This passage is representative of Slutever: Dispatches from a Sexually Autonomous Woman in a Post-Shame World:
My first attempt at nonmonogamy was while I was living in London, soon after my relationship with Sam ended. I was twenty-three, and fell really hard for this beardy Scottish musician. He lived in Glasgow but came to London a couple times a month with his band. I met him while high on ecstasy at a squat rave, obviously.
“Obviously;” where else does one meet a beardy Scottish musician? I say it’s representative because of the odd, jangly alliteration, “was while I was,” which sounds not quite right, especially due to the repeat of the word “was;” the unneeded comma in the second sentence; and obviously that “obviously” at the end. But I still laughed, and laughter is probably the best test for a book like this. It’s easy to condemn the frequent use of “honestly,” “whatever,” and “obviously,” but try not to do that. Yes, you will read “shout out to Hester Prynne, OG high priestess of slut-shaming.” The jokes redeem the book and the language is part of the joke. People in coffee shops looked at me not just because of the book’s eye-catching cover but because I was laughing.
You will find paragraphs with incongruous markers stacked up against each other:
When I arrived at Colette and Dan’s beautiful hilltop home on a Saturday morning in the spring of 2016, Dan answered the door wearing silk pajama pants. “Colette’s in the orgy room, meditating,” he said with a smile. They’d hired a rent-a-shaman to come up from Mexico that afternoon, to dose a handful of their friends with a psychoactive toad venom containing the powerful hallucinogen 5-MeO-DMT, known to induce divine revelation or, in Colette’s words, “ego death.” (Think Ayahuasca but without the puking.)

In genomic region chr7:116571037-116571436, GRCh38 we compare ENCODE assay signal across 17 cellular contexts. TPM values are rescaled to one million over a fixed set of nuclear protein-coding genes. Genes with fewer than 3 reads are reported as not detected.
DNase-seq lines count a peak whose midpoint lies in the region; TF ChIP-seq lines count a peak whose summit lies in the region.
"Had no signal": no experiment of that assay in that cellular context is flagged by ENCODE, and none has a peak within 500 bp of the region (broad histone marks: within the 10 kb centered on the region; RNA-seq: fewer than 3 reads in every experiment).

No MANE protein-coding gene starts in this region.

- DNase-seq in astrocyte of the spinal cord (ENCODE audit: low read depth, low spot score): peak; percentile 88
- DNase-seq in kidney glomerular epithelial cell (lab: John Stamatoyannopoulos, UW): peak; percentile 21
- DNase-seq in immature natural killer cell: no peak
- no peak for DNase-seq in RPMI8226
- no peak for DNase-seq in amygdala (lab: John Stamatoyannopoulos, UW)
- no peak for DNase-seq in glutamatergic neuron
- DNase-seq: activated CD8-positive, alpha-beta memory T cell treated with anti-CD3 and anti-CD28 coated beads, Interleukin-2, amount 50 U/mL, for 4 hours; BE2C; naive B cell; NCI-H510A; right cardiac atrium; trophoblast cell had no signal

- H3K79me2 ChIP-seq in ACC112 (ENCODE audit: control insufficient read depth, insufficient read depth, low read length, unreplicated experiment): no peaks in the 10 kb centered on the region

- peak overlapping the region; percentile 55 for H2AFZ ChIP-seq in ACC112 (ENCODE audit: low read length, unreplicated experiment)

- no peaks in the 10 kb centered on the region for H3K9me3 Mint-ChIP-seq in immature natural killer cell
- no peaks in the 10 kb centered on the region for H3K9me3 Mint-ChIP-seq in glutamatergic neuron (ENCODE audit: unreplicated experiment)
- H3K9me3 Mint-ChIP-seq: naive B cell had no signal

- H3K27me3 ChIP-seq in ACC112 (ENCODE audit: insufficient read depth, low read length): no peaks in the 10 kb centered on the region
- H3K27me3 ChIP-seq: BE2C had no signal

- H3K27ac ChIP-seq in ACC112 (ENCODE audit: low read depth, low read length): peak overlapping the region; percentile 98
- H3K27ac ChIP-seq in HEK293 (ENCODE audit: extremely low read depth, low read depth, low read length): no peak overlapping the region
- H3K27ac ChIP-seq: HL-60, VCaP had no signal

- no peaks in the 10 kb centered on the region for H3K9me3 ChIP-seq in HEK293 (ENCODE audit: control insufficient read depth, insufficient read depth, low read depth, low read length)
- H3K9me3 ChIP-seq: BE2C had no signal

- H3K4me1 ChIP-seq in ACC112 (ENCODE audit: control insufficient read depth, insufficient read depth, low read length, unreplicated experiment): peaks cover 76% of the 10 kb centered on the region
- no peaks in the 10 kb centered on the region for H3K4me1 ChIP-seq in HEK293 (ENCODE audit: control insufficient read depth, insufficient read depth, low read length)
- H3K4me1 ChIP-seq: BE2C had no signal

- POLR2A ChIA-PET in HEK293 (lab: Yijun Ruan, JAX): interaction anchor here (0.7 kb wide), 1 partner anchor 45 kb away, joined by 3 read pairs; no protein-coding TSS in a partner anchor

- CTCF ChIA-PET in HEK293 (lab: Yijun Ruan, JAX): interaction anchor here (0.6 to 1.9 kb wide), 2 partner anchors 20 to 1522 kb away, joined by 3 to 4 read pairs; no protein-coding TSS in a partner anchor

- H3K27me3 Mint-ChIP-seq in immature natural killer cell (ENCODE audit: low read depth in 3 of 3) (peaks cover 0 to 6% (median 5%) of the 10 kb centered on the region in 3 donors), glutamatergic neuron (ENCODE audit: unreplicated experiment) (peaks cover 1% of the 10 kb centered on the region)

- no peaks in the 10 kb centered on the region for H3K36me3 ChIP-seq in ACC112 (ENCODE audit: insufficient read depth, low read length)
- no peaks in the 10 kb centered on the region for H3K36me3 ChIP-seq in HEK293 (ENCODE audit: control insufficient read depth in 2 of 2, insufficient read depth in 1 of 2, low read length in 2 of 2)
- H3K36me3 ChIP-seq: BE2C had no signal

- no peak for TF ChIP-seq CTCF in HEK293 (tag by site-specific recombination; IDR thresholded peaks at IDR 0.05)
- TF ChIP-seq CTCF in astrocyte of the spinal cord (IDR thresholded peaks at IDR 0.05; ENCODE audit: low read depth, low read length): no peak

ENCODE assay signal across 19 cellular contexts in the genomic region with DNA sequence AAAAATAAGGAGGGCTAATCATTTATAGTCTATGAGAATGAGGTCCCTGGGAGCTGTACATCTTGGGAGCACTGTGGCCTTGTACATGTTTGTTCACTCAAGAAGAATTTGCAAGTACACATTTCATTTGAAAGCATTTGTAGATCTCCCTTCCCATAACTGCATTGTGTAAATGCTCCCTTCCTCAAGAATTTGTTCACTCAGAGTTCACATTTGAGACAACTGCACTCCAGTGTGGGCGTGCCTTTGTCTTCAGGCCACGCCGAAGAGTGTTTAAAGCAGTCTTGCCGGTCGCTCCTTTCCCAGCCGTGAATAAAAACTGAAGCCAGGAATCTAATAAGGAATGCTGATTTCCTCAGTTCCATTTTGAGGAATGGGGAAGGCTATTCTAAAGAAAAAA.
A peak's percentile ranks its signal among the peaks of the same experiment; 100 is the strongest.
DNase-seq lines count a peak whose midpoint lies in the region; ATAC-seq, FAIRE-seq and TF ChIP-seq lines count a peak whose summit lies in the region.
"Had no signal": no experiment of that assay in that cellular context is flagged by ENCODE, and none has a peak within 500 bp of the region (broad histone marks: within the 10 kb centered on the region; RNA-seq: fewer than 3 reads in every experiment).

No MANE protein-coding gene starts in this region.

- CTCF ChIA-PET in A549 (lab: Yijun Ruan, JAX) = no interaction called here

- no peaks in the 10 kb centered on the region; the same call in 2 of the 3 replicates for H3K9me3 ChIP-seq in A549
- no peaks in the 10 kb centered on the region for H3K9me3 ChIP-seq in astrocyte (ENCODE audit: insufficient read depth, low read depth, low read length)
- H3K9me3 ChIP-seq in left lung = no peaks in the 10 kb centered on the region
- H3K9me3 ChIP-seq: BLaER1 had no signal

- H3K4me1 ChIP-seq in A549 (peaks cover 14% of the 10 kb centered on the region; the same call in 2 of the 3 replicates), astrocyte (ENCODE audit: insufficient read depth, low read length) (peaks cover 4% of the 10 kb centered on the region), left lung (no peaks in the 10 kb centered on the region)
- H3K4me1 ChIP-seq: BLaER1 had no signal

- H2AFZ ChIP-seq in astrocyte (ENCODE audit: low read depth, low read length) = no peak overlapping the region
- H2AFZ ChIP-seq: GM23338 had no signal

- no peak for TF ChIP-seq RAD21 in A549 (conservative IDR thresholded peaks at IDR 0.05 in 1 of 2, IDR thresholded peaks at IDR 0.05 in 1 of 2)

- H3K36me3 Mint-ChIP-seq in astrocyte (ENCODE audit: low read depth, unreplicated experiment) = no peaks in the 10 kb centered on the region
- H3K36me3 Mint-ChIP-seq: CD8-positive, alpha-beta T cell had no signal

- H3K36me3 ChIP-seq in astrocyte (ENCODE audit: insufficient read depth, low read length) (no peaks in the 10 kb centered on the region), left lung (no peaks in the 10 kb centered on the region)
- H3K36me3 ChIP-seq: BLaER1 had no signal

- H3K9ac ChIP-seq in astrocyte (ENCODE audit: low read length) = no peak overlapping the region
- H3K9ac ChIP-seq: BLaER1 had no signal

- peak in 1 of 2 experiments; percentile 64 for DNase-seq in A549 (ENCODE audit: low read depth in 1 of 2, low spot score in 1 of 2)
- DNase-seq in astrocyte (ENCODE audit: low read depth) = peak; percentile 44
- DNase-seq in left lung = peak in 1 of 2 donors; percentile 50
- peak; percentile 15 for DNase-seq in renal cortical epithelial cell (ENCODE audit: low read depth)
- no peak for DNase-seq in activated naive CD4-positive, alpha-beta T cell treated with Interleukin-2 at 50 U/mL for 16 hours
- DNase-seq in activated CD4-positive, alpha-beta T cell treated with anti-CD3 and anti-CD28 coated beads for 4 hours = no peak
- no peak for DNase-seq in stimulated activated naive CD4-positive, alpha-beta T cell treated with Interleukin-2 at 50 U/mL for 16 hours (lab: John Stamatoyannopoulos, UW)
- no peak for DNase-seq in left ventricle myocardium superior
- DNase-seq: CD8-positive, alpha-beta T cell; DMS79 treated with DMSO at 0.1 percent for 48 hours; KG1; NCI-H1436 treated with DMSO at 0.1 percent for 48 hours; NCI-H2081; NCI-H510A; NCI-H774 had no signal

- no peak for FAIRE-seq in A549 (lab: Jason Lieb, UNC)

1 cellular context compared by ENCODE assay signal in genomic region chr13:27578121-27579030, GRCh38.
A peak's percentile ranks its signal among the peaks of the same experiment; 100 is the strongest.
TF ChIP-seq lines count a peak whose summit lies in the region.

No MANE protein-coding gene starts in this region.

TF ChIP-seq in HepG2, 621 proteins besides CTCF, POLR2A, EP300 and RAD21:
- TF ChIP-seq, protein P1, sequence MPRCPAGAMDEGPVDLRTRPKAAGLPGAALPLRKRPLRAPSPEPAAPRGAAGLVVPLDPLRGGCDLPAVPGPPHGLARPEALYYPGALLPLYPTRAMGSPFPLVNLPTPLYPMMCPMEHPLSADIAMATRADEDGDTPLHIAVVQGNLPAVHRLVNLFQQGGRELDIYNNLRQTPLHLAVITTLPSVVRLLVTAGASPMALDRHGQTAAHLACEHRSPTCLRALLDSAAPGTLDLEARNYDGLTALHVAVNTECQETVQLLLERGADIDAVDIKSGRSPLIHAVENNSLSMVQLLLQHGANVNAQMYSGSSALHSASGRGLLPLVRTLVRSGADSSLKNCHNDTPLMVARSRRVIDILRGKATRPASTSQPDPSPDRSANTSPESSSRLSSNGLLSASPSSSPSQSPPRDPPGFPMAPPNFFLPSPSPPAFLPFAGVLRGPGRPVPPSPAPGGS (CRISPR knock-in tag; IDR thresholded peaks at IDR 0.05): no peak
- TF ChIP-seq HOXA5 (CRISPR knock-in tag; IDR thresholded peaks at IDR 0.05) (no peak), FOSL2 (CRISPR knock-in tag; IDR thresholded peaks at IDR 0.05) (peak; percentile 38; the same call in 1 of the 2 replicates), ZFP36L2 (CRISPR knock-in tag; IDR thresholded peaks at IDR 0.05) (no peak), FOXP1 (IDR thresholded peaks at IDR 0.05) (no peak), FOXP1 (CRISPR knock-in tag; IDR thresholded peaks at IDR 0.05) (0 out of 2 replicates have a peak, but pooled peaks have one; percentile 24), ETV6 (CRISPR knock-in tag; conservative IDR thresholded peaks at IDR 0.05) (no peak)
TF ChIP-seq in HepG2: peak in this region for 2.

Who hasn’t rented a shaman from Mexico for the afternoon? But this kind of repeated incongruity is what makes the memoir-manifesto novel—more novel than many superficially high-status novels. And despite the admiration for hallucinogens and their uses, Sciortino also makes fun of Burning Man, which is, I hear, ground zero for doing such things, or doing such things in large groups of collaborators.
Sciortino writes, “Like, my goal isn’t to be good or normal or accepted. My goal is to be free. (And maybe also to troll society a bit in the process, for good measure).” Yet I wonder what freedom is; I used to think I knew and now I’m not so sure.
Slutever is not for all of you who may be reading this, but it is for some of you, and probably for more of you than you’d admit in a public setting.
My kind of book, no doubt about it. But still, a niggling feeling puts me off. Maybe I’ll have to read the thing to find out why…
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